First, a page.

Meeting the Demands of a Growing Industry; Marijuana Cultivation and Energy Consumption

Grow House 095

Weed is a big hit here in Colorado where massive marijuana grow houses continue to fill the landscape. As of today, there are over one dozen major grow facilities in the Denver area alone, and the number continues to rise.

Unfortunately, the growing demand for quality cannabis is creating an even larger demand on our energy grid, consuming as much as one percent of all energy in the United States. But, because indoor grow operations tend to trump outdoor ones in terms of both quality control and production time, this increase in energy consumption will likely continue if not increase.

As a product that is promoted as an all-natural, Eco-friendly approach to wellness, sucking up fossil fuels like a blood-thirsty leech seems kind of counter-productive. So, what can be done about our growing energy demands? We certainly don’t want to stop cultivating this valuable crop, and reserving it for the summer months won’t produce a sufficient amount of product.

Growing ganja in greenhouses

One option is to grow cannabis in greenhouses. Though the over-all cost of operating a greenhouse is cheaper than it would be in a warehouse, there are still challenges. For example, many greenhouses would have to be built from the ground up, thus increasing urban sprawl in an already tight area.

Another challenge to growing in a greenhouse is the light cycle that is required to flower cannabis. During the vegetation process, plants need ample light — around 16 hours each day — to grow to full size. This light cycle is easy enough to come by during the summer months, but quickly diminishes come early September when the days get shorter and the nights get colder.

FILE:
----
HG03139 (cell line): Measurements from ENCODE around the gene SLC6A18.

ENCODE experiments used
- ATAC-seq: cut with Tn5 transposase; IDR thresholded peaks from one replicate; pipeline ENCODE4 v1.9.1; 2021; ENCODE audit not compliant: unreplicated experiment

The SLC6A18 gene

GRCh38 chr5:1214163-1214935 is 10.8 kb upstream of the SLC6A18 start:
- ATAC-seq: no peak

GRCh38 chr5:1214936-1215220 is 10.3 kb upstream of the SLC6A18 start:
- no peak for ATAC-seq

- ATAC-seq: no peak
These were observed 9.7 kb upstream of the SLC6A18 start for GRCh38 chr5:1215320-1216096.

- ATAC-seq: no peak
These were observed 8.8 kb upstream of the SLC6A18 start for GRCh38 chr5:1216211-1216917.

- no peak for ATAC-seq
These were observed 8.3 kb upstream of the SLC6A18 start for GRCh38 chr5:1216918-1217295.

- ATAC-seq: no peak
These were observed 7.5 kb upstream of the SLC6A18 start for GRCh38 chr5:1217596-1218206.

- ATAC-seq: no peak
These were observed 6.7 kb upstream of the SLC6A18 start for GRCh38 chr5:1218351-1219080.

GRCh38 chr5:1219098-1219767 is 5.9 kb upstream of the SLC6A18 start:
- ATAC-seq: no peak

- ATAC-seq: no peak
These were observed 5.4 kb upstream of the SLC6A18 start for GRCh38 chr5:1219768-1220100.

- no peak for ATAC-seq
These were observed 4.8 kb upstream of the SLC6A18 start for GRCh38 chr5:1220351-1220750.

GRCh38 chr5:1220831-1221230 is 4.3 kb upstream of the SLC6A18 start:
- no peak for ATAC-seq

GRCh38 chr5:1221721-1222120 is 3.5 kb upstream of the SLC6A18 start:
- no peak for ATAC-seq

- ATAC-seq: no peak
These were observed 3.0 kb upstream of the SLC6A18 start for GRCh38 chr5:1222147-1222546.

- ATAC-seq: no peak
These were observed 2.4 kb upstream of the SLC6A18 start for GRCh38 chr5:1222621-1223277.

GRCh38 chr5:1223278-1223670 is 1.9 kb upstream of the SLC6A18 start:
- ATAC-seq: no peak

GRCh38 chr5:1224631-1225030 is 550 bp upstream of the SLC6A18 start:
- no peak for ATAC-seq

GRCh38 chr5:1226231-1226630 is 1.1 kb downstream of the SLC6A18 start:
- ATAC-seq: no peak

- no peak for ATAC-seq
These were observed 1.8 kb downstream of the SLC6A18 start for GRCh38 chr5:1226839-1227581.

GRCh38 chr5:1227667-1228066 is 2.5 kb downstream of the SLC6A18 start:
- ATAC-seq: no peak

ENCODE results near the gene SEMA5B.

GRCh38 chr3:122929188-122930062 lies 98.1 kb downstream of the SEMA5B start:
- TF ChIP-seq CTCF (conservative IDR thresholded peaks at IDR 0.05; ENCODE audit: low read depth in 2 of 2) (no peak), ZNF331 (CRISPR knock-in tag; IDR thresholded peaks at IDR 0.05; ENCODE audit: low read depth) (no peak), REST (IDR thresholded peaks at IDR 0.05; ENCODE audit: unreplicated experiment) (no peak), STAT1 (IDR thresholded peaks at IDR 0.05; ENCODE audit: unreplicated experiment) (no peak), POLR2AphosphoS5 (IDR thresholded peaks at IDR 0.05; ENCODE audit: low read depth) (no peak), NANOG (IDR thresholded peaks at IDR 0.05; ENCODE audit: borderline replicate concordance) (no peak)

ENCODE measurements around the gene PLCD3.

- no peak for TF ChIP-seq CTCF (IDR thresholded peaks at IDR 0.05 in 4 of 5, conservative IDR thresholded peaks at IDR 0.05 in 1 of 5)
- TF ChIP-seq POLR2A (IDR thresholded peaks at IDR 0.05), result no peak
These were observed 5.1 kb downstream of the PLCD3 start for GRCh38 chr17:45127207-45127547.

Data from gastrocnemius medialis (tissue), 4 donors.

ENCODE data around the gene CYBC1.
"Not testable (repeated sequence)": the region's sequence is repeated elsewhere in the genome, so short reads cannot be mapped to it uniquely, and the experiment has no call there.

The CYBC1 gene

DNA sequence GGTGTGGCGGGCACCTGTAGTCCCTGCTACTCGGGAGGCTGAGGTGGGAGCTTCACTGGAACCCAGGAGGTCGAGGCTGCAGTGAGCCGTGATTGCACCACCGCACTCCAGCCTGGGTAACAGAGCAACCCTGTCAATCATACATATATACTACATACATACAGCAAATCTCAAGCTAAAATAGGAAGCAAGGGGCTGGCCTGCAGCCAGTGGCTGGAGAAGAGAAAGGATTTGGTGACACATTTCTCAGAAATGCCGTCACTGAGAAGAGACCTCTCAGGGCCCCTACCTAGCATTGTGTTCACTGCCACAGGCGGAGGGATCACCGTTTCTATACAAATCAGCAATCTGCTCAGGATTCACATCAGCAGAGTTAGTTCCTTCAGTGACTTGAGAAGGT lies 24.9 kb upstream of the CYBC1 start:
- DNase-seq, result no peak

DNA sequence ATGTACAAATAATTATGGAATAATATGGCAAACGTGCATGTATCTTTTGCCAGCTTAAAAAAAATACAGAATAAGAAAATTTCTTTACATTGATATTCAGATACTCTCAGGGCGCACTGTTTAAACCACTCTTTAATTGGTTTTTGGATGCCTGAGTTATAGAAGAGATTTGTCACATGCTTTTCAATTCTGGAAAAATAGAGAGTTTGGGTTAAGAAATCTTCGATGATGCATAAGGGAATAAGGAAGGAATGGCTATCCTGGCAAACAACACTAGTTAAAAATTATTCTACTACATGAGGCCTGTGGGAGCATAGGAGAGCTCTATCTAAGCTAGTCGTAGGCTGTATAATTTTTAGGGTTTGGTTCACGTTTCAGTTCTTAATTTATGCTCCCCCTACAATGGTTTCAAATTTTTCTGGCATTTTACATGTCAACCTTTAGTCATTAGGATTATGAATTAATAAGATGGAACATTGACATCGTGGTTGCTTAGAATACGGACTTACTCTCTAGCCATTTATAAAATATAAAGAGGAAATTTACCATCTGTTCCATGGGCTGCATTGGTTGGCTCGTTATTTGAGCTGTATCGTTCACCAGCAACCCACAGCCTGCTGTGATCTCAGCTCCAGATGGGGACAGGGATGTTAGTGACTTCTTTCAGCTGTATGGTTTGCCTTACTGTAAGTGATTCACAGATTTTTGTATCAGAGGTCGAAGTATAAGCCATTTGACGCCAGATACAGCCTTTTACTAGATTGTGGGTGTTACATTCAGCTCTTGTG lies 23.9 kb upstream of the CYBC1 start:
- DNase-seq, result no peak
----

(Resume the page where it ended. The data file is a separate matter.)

To keep cannabis in the vegetative stage longer, supplementary lighting is required (albeit at a much smaller cost than a strictly indoor operation). Likewise, to encourage flowering (a 12/12 light cycle), automated black-out curtains are needed, as well. Construction of these crop-specific greenhouses, therefore, can be both expensive (some of which cost more than $1 million to both design and construct) and time-consuming, especially for entrepreneurs ready to jump into the canna-biz. Issues with zoning permits have also slowed the process of marijuana greenhouse construction, leaving eager entrepreneurs chomping at the bit and thus settling for artificially lighted warehouses instead.

Nevertheless, marijuana greenhouses can reduce energy consumption by as much as 90 percent while reducing our carbon footprint at the same time, and should therefore be strongly considered by cannabis cultivation companies as a viable alternative to our growing energy demands.

Government incentive programs help curb Colorado’s energy consumption

Xcel, Colorado’s primary energy company, knows very well that cannabis cultivation will not cease because of a few inflated energy bills. In fact, even with monthly bills coming in at an average of $20,000 to $100,000, marijuana grow facilities are continuing to pump out more and more product as demand increases.